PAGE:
Friday, March 2, 2012

We are Done!

Yes, you have a degree. Yes, you have a family or maybe one on the way. Yes, you worked hard. Yes, you have sacrificed much. And for all those things I say Congratulations! You did it!

Finishing medical school is a big deal, but don't let your exuberance blind you to the reality of what is coming up next.

The primary thing that you need to establish in your mind is that medical school isn't like other degree programs, or advanced degrees for that matter. Law school graduates, MBA's, etc start working at competitive wages right after graduation. Seemingly overnight, they go from being mired in student debt and Ramen noodles, to having an income that is significantly larger than the one they previously had. That is not us. Yes, we went to school longer. Yes, they will hand out a diploma that says "Doctor". But what no one told you is that you aren't really done. You are almost done. Undergraduate degree was just the beginning. Medical school is the middle. Residency is the end (or at least when you finish it will be, unless your DrH wants to do a fellowship - then fellowship is the end).

For all intents and purposes internship/residency is more schooling without tuition payments and no access to student loans. When you actually graduate from that program in 3-7 years, depending on your desired specialty, THEN you will be done. That is the graduation certificate that officially says it is now over, welcome to your career.

I remember the first few conversations I had with people we meet in our new city now that DrH was officially a "doctor". They were awkward. I am sure they couldn't figure out why I was driving an old beat up car and my kids were wearing clothes from the thrift store, and my purse wasn't a brand they recognized. I had fears of people looking up my address and taking a Sunday drive hoping to get a glimpse of the "doctors" house only to be disappointed when they found a 35 year old bi-level ranch with a sinking driveway and peeling paint.

They would ask innocently what kind of doctor my husband was. Maybe he was the kind of doctor that doesn't make any money like my science teacher in high school who had a PhD. I would tell them that DrH was a intern and that we would be here for six years while he finishes his training in neurosurgery. Out of curiosity they would ask what that was, and I would explain it was a surgical speciality of the spine, nervous system, and brain. That would always get them. I married a brain surgeon. Yes, I did and here I am.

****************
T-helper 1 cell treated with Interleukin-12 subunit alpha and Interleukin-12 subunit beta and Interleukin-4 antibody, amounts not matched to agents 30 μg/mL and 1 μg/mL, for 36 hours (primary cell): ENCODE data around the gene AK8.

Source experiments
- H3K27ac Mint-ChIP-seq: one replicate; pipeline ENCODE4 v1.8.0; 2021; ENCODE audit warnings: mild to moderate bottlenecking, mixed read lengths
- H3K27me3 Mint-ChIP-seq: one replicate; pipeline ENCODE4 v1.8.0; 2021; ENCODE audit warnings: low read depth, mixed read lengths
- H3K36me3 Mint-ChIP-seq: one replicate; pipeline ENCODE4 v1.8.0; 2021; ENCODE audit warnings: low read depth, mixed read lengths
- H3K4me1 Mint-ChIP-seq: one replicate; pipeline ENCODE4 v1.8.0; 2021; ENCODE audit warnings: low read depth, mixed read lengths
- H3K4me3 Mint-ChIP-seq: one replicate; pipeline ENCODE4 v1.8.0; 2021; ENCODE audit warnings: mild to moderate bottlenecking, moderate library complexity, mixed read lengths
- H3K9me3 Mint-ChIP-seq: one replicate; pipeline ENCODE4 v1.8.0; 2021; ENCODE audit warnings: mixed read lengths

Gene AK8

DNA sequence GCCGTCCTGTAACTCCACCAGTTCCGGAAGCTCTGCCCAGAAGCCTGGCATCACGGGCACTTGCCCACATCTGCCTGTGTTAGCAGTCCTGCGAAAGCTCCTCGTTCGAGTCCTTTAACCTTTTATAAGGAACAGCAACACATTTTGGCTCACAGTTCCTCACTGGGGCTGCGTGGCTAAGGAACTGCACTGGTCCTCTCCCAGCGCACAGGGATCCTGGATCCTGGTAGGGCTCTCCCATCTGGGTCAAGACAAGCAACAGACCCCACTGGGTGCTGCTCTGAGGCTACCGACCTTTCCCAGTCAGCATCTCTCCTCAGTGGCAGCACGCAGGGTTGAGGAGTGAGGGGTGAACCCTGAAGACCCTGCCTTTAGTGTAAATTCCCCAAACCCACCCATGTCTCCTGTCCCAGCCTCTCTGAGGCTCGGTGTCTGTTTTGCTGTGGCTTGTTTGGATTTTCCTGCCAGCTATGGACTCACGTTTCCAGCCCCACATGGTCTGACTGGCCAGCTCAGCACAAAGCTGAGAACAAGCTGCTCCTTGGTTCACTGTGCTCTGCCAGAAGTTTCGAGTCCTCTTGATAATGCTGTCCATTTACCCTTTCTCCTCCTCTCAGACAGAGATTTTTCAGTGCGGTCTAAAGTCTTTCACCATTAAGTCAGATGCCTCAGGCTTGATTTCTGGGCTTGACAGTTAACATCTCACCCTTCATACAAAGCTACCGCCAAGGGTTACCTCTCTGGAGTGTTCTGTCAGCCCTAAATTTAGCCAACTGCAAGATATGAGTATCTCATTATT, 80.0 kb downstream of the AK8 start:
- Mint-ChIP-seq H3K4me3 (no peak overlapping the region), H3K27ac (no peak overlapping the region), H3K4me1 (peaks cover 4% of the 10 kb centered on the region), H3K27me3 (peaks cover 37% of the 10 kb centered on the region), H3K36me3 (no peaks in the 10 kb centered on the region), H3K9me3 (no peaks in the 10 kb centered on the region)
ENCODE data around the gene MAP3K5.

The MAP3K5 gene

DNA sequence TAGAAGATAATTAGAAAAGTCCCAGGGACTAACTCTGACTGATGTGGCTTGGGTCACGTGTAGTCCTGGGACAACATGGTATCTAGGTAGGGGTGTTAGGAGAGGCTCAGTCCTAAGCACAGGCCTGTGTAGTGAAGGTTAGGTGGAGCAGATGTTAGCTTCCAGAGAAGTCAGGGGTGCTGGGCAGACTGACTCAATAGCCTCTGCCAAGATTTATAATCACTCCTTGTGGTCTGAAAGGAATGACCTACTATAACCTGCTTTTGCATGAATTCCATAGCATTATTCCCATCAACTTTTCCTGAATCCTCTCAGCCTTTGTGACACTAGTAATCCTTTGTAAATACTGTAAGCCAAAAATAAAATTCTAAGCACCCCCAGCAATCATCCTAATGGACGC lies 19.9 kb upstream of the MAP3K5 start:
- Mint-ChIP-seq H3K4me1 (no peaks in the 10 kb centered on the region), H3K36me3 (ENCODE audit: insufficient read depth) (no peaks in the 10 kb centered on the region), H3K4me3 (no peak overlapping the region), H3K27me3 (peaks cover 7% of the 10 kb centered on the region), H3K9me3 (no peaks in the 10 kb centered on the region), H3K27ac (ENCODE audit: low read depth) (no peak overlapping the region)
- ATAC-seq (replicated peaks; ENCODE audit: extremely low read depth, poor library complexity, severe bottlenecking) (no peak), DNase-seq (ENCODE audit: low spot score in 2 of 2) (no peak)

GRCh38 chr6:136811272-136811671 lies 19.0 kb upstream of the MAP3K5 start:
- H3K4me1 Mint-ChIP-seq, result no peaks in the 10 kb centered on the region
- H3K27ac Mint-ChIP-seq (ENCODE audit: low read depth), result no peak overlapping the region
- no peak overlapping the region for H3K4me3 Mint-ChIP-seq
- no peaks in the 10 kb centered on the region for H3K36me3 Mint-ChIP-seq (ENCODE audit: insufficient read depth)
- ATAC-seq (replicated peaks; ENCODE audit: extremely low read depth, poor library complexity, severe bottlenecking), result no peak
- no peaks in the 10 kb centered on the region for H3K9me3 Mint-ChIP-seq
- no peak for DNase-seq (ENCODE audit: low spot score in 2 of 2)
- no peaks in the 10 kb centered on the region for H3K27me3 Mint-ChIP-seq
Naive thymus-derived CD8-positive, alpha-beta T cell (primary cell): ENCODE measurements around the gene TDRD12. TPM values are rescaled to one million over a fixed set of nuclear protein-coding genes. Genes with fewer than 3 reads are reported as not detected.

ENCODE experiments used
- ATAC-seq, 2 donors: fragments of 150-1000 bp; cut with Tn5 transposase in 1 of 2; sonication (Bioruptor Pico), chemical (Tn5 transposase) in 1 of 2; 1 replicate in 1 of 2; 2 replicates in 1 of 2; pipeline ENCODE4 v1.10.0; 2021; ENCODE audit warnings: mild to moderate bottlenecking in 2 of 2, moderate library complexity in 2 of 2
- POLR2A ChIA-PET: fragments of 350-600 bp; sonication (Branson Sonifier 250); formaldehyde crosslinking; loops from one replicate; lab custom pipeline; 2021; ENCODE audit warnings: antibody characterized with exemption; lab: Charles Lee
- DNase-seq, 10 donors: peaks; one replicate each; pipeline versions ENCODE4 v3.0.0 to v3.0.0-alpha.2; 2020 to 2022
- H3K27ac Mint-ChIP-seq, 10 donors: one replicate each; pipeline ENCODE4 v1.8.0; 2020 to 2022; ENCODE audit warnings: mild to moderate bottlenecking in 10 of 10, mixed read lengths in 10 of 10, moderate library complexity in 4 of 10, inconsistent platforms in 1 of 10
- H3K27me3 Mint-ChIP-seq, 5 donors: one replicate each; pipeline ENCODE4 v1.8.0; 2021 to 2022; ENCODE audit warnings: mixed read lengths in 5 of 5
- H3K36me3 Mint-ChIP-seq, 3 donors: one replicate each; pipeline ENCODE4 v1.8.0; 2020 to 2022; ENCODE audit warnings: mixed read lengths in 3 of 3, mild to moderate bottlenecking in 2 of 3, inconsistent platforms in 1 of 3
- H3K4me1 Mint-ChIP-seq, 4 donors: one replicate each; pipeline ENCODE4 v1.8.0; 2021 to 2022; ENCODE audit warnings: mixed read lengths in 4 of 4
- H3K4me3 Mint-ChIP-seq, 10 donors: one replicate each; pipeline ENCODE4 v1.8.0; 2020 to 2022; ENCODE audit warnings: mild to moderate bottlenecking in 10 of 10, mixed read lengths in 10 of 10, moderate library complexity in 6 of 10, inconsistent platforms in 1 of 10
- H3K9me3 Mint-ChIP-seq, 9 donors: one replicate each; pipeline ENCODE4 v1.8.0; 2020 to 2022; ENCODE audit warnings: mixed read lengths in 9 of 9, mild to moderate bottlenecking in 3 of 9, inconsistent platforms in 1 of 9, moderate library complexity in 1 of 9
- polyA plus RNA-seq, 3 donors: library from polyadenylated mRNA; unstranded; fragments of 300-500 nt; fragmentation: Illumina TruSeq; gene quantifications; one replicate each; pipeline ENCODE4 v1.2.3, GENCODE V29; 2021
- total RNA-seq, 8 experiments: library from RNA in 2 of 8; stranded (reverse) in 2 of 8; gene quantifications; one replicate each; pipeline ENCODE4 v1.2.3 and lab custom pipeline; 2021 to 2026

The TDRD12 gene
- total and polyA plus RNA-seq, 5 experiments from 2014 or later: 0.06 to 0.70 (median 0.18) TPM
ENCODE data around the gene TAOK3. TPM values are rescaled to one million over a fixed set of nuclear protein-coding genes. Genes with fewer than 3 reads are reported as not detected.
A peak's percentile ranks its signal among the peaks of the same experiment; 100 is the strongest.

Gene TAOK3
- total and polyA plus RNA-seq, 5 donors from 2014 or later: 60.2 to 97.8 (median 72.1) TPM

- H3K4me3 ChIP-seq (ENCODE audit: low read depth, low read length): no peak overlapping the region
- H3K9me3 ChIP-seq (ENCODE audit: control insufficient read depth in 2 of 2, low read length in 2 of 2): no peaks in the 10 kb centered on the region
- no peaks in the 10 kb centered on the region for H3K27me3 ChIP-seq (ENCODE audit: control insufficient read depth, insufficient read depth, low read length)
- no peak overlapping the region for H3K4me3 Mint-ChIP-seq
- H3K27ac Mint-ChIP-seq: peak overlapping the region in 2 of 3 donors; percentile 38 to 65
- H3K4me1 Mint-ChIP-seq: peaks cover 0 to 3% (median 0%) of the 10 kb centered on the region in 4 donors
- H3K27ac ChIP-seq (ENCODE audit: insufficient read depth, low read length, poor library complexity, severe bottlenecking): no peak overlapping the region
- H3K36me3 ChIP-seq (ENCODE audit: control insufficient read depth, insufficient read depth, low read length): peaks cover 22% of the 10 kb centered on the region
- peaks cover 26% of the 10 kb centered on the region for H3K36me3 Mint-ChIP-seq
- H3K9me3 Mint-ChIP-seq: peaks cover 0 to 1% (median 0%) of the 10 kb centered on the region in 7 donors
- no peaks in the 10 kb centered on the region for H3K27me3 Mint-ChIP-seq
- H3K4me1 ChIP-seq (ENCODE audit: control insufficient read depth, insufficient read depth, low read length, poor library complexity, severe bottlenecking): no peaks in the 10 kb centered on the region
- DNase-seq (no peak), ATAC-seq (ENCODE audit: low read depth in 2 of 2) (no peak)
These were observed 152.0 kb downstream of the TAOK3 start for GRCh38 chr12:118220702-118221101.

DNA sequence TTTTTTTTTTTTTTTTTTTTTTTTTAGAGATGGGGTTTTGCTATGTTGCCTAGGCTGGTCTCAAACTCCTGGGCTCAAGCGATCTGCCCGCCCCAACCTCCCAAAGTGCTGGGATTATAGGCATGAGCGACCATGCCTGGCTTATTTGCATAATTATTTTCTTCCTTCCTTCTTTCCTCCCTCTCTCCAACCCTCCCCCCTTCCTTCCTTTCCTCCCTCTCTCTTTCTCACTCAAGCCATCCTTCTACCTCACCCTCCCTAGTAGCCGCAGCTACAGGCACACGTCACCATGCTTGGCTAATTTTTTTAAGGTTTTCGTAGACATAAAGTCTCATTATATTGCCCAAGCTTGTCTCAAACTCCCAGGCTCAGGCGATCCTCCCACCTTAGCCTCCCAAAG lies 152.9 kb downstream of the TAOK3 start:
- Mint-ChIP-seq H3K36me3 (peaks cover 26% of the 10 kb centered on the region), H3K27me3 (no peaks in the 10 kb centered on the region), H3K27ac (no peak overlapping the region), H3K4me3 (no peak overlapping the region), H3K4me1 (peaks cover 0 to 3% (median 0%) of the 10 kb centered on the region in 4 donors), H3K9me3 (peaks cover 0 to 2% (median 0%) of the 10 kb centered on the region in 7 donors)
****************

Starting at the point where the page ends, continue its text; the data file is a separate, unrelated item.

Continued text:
They would find clever ways to ask about how much money he made: "So does he get paid during his internship"? Without actually giving them the exact amount of money our family now earned instead of borrowed, I would tell them that he makes about the same as a school teacher in our particular state but works much longer. Everyone knows that teachers are underpaid, but compared to an intern/resident - we have them beat, hands down.

The funny thing is the women I had these initial conversations with are now real friends. They get it! Or maybe I just did a really good job explaining it.

Residency is still school/training and if you can approach it with that mindset you won't be disappointed.

Up Next: An Intern Must Make More Than A Medical Student, Right?


  1. I just came across your site today and I love it! My husband is just about to start MS2, so we're trying to enjoy the "last" summer he has. I have some girlfriends in med school, or trying to get in, so I have some outlets, but my family and peers at work don't seem to get it. They think in 3 years we're going to be very well off and I know that's not true. I'm thinking 10 years is more accurate- once student loans are paid off, etc.

    We would really like to start a family and be younger parents, but we know it would be more reasonable to wait until he's at least started his residency. I love working right now, but I would like to be a stay at home mom, especially considering I have epilepsy.< I think the lack of sleep with a newborn is enough stress to bring on an attack, let alone putting in a full day of work on top of that. When would you think is a good time to start having children, given this info and the fact that I would like to be a mom before I turn 30? We didn't come from rich families, in fact we were both the first college graduates from our household, so we don't need to live on much. We do, however want to live comfortably and not be stretched very thin financially. Any tips? advice?

    Thank you!

    1. There must be something magically about wanting to have kids before we turn 30. I was the same way! My son was born 5 months before my 30th birthday. I love being a mom in my 30's, but having children in your 20's sure has some benefits too! Our son was also born during what would have been MS4 (he took a year off for research between MS3 and MS4). Having children through residency, while difficult, has also proved to be a blessing for us. They have given me a sense of purpose and direction that I wouldn't have found with employment. I wouldn't have changed a thing. You will find the path and timing that is right for you. I probably don't say it enough, but my experience is just one of many - every journey is going to look a little different. Consider all your options. If you are the praying kind - do a lot of that too. Any situation can be made to work. Congratulations on completing MS1 and now on to MS2. This is an exciting time for you both - enjoy it. It will go by really fast. I promise:-)


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